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Complete each sentence with the correct auxiliary verb.

1. What you done?


2. I not like this song.
3. she know that you are here?
4. The lesson not started yet.
5. you drink milk?
6. Who eaten my biscuits?
7. It not matter.
8. They not want to play outside.
9. We not seen you for a long time.
10. My friend sent me some photos
Auxiliary Verbs "Be," "Do," "Have"
An auxiliary verb helps the main (full) verb and is also called a "helping verb." With auxiliary verbs,
you can write sentences in different tenses, moods, or voices. Auxiliary verbs are: be, do, have, will,
shall, would, should, can, could, may, might, must, ought, etc.


I think I should study harder to master English.
I am having a cup of coffee.
You have been practicing hard.
It was written by a petitioner.
You may choose what you like.
The verb forms of be, do, and have can be used either as a main (full) verb or an auxiliary verb. The
following examples show these verbs used as auxiliary verbs.

1. "Be" as an auxiliary verb

a. Used in progressive sentences:


I am taking a bath.
She is preparing dinner for us.
They have been studying all night.
b. Used in passive sentences:


I was given a free meal.
He was seen by fans at the airport.
This song has been sung by all nations.
2. "Do" as an auxiliary verb

a. Used in negative sentences:


I do not know the truth.
She doesnt agree with me.
They didnt arrive here yet.
b. Used in questions:


Do you want to have another one?
Did he finish his homework?
Do we need to keep going straight?
3. "Have" as an auxiliary verb

a. Used in perfect sentences:


I have been following you for a mile.
We have done a lot so far.
She had been queen of the town.

[Quiz 19.1]

Identify all auxiliary verbs in the following paragraph.

I have just heard that you didnt attend the meeting yesterday. Did you have a conflict with that
time? I must ask that you explain the reason.


[Quiz 19.2]

Which of the following sentences does not show any auxiliary verbs?

1) I didnt have any reason to go there.
2) Have we practiced this song enough?
3) Three seats have been reserved for us.
4) I am a professor in the economics department.

View Answers
[19.1]
I have just heard that you didnt attend the meeting yesterday. Did you have a conflict with that
time? I mustask that you explain the reason.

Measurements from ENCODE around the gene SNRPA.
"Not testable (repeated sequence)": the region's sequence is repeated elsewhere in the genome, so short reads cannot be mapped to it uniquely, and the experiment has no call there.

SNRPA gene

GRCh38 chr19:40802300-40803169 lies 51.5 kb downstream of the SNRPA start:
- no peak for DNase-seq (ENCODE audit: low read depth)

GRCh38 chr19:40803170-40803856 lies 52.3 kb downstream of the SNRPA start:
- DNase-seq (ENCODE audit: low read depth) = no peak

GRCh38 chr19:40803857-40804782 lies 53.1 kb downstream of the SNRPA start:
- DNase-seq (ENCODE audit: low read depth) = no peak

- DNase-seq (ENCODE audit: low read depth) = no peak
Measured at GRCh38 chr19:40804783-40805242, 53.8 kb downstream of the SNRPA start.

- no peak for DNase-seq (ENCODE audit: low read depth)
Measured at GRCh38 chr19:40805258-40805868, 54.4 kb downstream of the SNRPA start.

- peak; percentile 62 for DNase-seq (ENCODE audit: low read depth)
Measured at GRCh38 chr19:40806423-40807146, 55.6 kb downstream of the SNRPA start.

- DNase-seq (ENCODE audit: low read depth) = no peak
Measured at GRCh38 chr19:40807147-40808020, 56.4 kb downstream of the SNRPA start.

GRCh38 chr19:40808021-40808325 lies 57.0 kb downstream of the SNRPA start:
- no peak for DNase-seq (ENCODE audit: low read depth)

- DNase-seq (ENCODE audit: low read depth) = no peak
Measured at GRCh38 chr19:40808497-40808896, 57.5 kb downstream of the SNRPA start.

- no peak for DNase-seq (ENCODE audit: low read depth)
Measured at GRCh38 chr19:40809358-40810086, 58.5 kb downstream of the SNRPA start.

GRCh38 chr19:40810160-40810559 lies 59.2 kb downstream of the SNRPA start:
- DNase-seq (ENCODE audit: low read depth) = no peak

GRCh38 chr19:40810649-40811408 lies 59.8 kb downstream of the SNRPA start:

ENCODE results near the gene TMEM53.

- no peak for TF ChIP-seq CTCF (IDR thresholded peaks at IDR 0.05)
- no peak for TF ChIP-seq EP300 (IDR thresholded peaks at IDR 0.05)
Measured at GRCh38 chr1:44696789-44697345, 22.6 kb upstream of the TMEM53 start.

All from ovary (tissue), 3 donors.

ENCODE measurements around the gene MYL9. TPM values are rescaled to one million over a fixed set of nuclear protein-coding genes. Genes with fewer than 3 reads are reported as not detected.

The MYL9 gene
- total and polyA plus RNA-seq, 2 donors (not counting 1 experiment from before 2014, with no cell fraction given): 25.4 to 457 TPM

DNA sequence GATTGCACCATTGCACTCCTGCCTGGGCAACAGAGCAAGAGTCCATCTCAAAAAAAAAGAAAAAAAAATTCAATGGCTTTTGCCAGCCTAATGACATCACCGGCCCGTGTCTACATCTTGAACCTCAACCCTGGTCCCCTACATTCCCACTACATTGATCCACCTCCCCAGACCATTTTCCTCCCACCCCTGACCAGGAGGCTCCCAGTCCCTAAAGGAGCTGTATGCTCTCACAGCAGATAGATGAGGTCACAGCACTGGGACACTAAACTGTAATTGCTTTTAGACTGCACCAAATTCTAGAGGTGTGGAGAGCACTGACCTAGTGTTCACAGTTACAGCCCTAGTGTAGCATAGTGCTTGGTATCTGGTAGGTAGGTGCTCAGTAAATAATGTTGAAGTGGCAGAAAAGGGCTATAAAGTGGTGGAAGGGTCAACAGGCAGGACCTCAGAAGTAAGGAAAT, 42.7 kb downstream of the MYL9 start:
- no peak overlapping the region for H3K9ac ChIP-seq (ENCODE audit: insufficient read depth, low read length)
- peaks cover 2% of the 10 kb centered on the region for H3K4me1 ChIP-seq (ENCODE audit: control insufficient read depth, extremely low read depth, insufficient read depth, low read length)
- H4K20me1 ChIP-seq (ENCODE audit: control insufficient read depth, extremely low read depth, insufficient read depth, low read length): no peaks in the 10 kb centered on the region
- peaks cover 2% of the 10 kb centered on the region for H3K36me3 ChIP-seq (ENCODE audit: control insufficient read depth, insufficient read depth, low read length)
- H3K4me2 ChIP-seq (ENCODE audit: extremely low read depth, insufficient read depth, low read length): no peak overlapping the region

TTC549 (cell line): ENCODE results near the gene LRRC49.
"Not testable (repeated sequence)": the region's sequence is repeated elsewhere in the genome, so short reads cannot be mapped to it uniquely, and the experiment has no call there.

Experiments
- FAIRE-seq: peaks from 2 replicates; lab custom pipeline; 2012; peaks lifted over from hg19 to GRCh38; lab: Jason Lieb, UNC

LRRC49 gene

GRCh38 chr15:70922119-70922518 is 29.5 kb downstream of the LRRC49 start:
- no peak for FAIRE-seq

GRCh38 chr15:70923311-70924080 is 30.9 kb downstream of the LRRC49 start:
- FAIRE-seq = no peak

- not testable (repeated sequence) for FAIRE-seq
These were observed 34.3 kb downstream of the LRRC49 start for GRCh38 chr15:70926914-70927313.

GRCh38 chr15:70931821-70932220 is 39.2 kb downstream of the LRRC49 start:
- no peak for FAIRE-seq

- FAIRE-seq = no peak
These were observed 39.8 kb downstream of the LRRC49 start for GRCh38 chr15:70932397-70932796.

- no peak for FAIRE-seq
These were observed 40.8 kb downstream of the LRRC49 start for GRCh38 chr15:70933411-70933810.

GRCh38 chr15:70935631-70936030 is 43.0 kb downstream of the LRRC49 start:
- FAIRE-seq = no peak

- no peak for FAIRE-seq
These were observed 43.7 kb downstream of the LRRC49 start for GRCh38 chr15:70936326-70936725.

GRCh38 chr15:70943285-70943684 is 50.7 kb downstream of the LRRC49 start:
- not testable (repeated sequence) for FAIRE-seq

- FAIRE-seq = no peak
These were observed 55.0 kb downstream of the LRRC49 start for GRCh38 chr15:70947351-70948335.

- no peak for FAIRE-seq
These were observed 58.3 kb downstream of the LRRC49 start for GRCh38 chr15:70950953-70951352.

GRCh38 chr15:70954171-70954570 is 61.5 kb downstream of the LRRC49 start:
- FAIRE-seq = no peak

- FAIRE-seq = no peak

[19.2]
Sentence 4 (the verb am is used as the main verb)
Auxiliary verbs are conjugated depending on the subject of a sentence. Here are a few examples of
auxiliary verbs:
Tom has lived in Boston for twenty years.
They didn't come to the party last night.
I was cooking dinner when you telephoned.
What are you doing tomorrow afternoon?
Knowing correct auxiliary verb usage is key to tense usage. Every tense takes an auxiliary form of the
verb. There are three exceptions to this rule:
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1. Simple present positive: She works at a bank.
2. Simple past positive: He bought a new TV last week.
3. Positive imperative statements: Hurry up!
There are also a number of short forms that take ONLY the auxiliary form of the verb:
Yes / No answer short forms:
Do you live in England? - No, I don't.
Has she been to Paris? - Yes, she has.
Question tags:
They enjoy learning English, don't they?
He won't agree with me, will he?
Positive agreement / inclusion:
I went to the beach last weekend. - So did I.
I'm working very hard at the moment. - So is she.
Negative agreement / inclusion:
They haven't worked here long. - Neither have I.
We won't be able to come next week. - Neither will I.
Here is a quick overview of auxiliary verb usage:
DO / DOES
Used simple present question and negative forms:
What time does he get up?
They don't drive to work. They take the bus.
DID
Used in simple past question and negative forms:
When did they arrive yesterday?
He didn't finish his homework last week.
IS / ARE / AM
Used in present continuous and for the future with 'going to':
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They are working hard at the moment.
She is going to study medicine at university.
WAS / WERE
Past continuous:
I was watching TV when you arrived.
What were they doing while you were cooking dinner?
HAVE / HAS
Present perfect and present perfect continuous:
How long have you lived here?
I've been working since seven this morning.
HAD
Past perfect and past perfect continuous:
He had eaten by the time I arrived.
She had been studying for two hours when he finally telephoned.
WILL / WON'T
Future with 'will':
What will the weather be like tomorrow?
He won't understand.
If you don't understand all of these tenses, don't worry. This overview chart shows the positive,
negative and interrogative (question) forms of all the principal tenses in English with a brief
description of the principal usage. The timeline tenses chartprovides a handy visual reference sheet to
English tenses and their relationship to the past, present and future. Included you will find active,
passive, simple and continuous forms positioned according to their occurrence in time.
Continue to the next page for a quiz testing your understanding of auxiliary verbs.
PREVIOUS
NEXT